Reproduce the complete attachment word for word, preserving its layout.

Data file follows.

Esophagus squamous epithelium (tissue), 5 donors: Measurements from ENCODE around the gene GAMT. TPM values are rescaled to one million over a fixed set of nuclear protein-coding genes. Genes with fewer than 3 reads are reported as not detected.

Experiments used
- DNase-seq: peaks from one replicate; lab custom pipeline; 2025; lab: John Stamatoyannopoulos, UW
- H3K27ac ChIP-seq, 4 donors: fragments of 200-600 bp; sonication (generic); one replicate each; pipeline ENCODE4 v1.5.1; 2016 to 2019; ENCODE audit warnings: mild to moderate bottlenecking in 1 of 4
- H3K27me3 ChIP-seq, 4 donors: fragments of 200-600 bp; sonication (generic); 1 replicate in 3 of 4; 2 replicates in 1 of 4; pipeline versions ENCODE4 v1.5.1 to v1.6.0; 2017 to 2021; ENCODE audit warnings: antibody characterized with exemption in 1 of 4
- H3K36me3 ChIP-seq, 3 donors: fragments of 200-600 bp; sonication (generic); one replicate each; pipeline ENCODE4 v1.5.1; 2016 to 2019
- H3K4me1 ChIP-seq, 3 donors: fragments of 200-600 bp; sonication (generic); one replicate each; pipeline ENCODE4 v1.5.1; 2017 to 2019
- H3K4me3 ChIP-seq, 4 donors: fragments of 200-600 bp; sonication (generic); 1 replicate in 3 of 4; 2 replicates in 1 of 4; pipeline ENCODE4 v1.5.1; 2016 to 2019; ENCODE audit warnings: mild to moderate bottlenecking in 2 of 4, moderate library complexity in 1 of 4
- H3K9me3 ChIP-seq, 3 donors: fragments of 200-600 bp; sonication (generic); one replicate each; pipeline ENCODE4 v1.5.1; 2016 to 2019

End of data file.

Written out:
Esophagus squamous epithelium (tissue), 5 donors: Measurements from ENCODE around the gene GAMT. TPM values are rescaled to one million over a fixed set of nuclear protein-coding genes. Genes with fewer than 3 reads are reported as not detected.

Experiments used
- DNase-seq: peaks from one replicate; lab custom pipeline; 2025; lab: John Stamatoyannopoulos, UW
- H3K27ac ChIP-seq, 4 donors: fragments of 200-600 bp; sonication (generic); one replicate each; pipeline ENCODE4 v1.5.1; 2016 to 2019; ENCODE audit warnings: mild to moderate bottlenecking in 1 of 4
- H3K27me3 ChIP-seq, 4 donors: fragments of 200-600 bp; sonication (generic); 1 replicate in 3 of 4; 2 replicates in 1 of 4; pipeline versions ENCODE4 v1.5.1 to v1.6.0; 2017 to 2021; ENCODE audit warnings: antibody characterized with exemption in 1 of 4
- H3K36me3 ChIP-seq, 3 donors: fragments of 200-600 bp; sonication (generic); one replicate each; pipeline ENCODE4 v1.5.1; 2016 to 2019
- H3K4me1 ChIP-seq, 3 donors: fragments of 200-600 bp; sonication (generic); one replicate each; pipeline ENCODE4 v1.5.1; 2017 to 2019
- H3K4me3 ChIP-seq, 4 donors: fragments of 200-600 bp; sonication (generic); 1 replicate in 3 of 4; 2 replicates in 1 of 4; pipeline ENCODE4 v1.5.1; 2016 to 2019; ENCODE audit warnings: mild to moderate bottlenecking in 2 of 4, moderate library complexity in 1 of 4
- H3K9me3 ChIP-seq, 3 donors: fragments of 200-600 bp; sonication (generic); one replicate each; pipeline ENCODE4 v1.5.1; 2016 to 2019